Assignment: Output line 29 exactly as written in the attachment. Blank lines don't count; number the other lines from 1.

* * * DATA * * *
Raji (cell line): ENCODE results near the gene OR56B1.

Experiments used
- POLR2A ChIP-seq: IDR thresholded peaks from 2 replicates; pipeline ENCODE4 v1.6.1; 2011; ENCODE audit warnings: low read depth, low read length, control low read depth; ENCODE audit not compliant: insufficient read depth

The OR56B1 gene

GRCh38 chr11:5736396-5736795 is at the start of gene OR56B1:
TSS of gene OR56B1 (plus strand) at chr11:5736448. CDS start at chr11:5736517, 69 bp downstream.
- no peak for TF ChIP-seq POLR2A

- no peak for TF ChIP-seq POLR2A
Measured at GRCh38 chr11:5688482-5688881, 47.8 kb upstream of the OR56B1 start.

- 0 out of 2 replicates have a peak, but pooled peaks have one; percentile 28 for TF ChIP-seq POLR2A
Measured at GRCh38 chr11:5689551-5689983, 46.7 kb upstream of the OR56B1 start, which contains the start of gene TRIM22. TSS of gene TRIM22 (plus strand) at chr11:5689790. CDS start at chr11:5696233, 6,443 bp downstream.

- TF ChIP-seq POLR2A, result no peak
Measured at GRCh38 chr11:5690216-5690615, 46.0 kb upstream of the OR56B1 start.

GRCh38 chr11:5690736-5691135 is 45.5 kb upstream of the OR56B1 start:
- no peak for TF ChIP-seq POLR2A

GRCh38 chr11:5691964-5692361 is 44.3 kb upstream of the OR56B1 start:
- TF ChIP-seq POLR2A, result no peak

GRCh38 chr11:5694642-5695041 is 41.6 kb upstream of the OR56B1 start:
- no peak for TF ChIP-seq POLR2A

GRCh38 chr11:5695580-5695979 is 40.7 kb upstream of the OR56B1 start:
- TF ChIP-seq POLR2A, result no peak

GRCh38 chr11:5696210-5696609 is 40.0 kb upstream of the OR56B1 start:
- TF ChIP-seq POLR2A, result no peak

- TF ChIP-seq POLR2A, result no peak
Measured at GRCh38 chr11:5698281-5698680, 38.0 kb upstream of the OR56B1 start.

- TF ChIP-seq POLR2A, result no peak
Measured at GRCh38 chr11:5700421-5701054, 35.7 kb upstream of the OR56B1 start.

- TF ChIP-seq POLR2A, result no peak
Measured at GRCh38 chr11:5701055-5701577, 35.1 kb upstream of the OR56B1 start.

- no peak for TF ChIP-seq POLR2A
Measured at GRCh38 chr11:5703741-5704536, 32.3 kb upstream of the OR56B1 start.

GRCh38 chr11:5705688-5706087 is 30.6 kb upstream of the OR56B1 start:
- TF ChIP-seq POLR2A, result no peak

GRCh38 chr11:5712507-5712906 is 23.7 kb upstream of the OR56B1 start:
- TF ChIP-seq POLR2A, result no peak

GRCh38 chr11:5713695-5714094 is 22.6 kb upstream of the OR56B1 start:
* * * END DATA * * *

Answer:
Measured at GRCh38 chr11:5701055-5701577, 35.1 kb upstream of the OR56B1 start.